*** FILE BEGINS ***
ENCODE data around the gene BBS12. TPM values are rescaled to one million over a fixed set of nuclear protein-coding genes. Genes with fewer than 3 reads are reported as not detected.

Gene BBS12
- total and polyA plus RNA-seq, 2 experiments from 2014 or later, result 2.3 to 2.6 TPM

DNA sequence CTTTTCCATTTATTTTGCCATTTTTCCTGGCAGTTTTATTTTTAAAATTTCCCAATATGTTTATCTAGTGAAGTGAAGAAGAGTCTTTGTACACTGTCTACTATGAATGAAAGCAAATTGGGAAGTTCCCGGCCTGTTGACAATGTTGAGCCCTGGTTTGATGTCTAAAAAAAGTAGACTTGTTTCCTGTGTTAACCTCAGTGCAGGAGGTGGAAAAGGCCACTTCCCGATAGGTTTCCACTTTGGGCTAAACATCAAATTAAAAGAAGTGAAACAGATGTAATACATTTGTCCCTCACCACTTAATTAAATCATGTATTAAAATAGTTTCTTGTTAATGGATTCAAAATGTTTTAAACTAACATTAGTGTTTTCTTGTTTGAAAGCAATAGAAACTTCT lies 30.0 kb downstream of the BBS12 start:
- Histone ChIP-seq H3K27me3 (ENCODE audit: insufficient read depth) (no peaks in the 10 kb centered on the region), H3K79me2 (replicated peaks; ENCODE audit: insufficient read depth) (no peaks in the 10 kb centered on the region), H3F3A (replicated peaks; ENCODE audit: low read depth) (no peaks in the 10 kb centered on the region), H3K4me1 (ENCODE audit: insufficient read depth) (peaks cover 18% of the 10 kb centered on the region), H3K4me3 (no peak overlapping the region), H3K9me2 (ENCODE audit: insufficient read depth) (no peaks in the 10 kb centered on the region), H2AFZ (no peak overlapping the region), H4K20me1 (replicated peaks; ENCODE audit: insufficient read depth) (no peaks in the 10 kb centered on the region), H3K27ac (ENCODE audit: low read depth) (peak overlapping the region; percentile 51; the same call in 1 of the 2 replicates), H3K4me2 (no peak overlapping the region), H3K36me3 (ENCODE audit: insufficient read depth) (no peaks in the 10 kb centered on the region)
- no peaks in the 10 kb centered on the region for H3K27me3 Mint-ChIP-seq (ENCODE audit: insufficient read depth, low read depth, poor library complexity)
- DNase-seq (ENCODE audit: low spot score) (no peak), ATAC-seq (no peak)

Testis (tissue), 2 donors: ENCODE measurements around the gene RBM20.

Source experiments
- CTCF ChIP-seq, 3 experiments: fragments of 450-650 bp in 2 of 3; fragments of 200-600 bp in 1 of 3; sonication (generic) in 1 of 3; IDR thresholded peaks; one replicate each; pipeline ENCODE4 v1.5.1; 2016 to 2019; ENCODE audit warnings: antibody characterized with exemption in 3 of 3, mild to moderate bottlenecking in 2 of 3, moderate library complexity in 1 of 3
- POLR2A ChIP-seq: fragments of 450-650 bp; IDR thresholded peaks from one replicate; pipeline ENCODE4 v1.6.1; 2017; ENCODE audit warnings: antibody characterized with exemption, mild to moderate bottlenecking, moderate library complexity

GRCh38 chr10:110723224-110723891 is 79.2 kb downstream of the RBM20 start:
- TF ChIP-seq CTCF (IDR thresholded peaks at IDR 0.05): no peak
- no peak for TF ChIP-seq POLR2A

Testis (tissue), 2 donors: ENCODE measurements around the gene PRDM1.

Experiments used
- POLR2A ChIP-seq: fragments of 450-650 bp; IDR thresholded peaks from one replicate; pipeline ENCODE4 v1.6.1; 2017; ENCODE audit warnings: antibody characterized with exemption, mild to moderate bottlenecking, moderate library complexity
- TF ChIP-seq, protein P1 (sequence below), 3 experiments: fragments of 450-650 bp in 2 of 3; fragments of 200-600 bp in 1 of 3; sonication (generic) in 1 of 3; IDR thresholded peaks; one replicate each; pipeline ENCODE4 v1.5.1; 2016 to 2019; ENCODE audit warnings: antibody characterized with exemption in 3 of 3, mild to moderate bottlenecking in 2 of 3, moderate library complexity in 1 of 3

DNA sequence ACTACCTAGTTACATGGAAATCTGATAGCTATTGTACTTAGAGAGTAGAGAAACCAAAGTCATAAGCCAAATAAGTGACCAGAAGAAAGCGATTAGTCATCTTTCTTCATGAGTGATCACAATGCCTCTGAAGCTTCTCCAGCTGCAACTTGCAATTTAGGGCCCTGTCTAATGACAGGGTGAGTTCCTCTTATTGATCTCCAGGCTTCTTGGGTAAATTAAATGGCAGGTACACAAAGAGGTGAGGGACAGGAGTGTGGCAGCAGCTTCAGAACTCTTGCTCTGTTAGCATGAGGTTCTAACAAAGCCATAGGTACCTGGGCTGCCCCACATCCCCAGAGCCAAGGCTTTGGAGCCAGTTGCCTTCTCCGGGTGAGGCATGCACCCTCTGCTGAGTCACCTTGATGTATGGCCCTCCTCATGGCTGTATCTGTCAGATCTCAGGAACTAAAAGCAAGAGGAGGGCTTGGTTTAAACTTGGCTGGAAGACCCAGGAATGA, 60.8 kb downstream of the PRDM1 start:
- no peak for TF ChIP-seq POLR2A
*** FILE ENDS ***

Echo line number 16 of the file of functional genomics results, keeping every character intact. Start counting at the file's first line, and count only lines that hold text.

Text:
Experiments used